I think this will resonate with anyone who writes or publishes in some form online, not just on Medium. I can’t tell you the number of times comments on my content — be it written or in video form — show, clearly, that the commenter didn’t bother to actually read the material they’re commenting on. Or if they did, they lost all sense of comprehension the moment they discovered a point they feel to be in error — even if that point is itself refuted later in the material.
Yes, I’ve been people’s punching bag. It’s part of the job. But it still frustrates and sucks.
Do this: read for comprehension. Do comment if you have something to say, but please, for the love of all that is holy, think before commenting.
5. “Writing Is the Only Thing That Matters”
How to Take Smart Notes – Sönke Ahrens – (ebook)
Yes, I’m once again trying to sharpen my note-taking and memory-building skills. I figure it’s a key skill as I get older.
This actually calls back to an earlier takeaway — “Everyone is a writer” — and kicks it up a notch. The fundamental thought here is that it is only our written words that matter. Gone are the days of oral tradition — if it’s not written down it might as well not exist. My take is that this applies not only at the greater, societal level, but also all the way down to the very personal level. If I don’t write it down, it might as well not exist.
Another great quote from the book:
There is no such thing as a history of unwritten ideas.
Do this: write it down.
6. “Feed your brain high-quality content”
The Profile: The athlete building a business empire & America’s biggest digital media company – Polina Pompliano – (Paid Newsletter)
Pompliano turned 30 (youngster!) and shared a few “practical, non-obvious lessons I’ve learned in the last decade.” They’re all good, but this one resonated.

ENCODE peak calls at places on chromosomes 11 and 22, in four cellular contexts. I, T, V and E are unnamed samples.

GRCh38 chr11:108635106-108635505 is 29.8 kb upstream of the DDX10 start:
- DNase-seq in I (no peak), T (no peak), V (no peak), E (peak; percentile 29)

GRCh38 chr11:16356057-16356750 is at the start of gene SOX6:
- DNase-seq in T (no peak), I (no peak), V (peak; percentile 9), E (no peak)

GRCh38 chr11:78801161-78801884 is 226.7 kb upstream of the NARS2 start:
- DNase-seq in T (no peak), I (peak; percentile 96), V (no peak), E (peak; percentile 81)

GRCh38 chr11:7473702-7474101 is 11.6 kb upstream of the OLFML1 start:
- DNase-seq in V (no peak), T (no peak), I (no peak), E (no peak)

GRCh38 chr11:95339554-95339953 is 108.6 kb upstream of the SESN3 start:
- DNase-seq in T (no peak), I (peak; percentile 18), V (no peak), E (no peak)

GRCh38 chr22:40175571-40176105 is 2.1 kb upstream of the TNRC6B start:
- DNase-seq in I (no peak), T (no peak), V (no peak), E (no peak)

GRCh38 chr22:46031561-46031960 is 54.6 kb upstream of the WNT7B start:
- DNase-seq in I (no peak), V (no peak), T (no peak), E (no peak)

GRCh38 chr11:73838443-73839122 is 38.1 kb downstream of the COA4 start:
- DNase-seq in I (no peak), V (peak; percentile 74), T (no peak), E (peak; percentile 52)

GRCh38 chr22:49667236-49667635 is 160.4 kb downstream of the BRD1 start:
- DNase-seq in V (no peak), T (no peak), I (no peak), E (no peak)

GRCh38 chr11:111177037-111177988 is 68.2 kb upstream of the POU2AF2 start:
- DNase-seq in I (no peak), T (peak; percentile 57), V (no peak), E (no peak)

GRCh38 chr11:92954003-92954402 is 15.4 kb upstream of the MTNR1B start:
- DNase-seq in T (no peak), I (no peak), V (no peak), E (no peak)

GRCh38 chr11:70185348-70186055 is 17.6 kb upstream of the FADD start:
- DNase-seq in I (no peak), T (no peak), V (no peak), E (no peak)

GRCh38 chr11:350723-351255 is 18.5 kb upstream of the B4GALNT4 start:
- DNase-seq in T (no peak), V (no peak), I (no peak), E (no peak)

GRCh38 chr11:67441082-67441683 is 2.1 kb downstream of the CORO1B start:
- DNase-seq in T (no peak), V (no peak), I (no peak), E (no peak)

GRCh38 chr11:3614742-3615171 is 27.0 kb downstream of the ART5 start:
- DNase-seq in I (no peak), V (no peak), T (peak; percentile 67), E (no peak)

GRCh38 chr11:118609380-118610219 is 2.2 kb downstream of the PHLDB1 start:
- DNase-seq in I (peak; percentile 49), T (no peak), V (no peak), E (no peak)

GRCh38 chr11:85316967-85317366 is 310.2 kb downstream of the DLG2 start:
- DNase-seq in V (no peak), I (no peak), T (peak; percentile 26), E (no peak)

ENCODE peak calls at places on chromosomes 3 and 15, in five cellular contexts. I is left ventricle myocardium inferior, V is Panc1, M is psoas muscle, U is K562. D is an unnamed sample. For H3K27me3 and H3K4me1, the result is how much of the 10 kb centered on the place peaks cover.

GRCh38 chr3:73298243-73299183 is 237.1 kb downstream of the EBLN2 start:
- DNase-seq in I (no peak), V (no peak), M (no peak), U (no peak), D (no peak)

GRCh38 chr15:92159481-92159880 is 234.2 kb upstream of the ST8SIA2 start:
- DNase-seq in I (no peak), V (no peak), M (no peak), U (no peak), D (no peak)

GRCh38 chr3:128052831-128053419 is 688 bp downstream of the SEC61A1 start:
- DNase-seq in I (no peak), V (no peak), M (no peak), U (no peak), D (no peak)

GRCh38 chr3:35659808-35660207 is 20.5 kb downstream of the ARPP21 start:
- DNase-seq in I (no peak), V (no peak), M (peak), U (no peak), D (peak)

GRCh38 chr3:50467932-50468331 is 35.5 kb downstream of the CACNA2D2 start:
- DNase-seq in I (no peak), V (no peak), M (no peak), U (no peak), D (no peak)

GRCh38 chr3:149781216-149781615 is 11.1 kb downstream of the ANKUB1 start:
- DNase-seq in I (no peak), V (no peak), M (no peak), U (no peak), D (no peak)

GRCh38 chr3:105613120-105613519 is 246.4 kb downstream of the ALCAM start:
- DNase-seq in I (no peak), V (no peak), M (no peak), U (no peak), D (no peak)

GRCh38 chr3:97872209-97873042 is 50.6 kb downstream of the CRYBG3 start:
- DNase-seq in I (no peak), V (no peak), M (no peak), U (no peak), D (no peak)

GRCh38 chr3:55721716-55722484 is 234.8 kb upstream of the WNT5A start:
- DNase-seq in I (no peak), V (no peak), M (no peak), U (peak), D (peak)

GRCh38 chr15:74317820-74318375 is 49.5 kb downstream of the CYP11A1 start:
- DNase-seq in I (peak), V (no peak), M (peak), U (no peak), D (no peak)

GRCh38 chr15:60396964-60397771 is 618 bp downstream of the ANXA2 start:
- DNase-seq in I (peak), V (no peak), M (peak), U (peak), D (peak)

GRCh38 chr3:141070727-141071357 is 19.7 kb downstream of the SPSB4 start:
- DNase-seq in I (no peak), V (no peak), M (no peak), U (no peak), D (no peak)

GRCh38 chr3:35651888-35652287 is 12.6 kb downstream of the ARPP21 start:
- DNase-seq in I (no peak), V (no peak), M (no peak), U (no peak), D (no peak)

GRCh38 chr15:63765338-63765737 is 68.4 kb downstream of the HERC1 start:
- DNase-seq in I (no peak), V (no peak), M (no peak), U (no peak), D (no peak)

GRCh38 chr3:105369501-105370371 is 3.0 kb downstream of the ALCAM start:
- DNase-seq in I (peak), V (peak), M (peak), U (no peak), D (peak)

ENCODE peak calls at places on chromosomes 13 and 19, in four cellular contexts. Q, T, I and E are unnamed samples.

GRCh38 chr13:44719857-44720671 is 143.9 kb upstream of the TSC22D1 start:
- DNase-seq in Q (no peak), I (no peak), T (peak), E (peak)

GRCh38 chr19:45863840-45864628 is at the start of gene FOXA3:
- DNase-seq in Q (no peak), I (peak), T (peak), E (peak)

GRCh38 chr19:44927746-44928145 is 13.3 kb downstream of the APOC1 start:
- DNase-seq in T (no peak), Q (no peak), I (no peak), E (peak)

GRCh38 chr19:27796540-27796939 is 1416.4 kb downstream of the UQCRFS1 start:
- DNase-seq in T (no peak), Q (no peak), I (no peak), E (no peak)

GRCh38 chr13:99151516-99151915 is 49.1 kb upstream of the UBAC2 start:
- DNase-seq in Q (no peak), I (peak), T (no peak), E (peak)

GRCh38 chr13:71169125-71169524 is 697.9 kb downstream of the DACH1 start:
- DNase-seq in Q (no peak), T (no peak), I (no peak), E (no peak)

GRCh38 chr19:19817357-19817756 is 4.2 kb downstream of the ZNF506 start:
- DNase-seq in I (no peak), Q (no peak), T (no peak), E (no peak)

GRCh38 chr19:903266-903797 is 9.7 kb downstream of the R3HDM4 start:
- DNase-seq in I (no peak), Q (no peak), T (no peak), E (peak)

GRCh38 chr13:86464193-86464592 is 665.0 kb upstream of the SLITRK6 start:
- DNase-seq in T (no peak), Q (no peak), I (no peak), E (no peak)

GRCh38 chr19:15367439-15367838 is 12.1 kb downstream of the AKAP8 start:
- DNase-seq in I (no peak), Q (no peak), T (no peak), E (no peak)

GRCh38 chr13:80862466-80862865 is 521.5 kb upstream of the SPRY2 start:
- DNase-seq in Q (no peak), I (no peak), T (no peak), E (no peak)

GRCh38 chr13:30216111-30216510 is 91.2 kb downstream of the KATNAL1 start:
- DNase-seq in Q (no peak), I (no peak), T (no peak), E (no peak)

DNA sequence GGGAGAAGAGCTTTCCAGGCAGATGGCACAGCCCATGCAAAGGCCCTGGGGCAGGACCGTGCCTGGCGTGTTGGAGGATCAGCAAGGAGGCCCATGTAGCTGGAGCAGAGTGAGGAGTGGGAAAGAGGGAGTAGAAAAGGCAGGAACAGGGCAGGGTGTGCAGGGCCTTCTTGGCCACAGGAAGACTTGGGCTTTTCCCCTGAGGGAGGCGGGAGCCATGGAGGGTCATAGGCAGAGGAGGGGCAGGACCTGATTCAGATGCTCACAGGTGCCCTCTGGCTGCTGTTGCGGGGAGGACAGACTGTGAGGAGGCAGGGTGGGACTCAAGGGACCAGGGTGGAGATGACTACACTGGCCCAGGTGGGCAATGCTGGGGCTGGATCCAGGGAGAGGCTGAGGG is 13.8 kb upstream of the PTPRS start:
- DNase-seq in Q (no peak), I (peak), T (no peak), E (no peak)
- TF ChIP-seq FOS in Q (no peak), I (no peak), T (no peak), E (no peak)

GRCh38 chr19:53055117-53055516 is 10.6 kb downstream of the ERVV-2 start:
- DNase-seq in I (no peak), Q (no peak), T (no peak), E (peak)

What you eat is who you are, and what you read is who you become.
This very endeavor (7 Takeaways) is a part of my attempt to do exactly that. It’s not always easy. Here’s a corollary of my own: most social media does not qualify as “high-quality content”.
Do this: watch your diet.
7. “Here’s another story.”
Collapse and Renewal – Future Crunch – (Newsletter)
This issue begins with a list of all the news we’re currently familiar with. The bad news. Then a list of stories we probably haven’t heard.
. . . we want to remind you that even during the darkest of times, there is always another set of stories out there. You won’t find them on the front pages of the New York Times and you definitely won’t get them from your Apple News feed, but they’re all true, and they’ve all happened in the last month too.
Future Crunch is a newsletter I subscribe to as part of my work on Not All News Is Bad. The list of all the amazing things that happened last month is not just a good read, it’s an important one. They close with a Jane Goodall quote that sums up why:
These are stories that should have equal time, because they’re what gives people hope.
Do this: Look for those stories. Give them equal time. Share them. Share hope.
What I’m Reading
In progress (also on GoodReads):
- The Moth Presents All These Wonders: True Stories About Facing the Unknown – Catherine Burns (editor)
- Numbers Don’t Lie: 71 Things You Need to Know About the World – Vaclav Smil
- How to Take Smart Notes – Sönke Ahrens
- The Daily Stoic: 366 Meditations for Clarity, Effectiveness, and Serenity – Ryan Holiday, Stephen Hanselman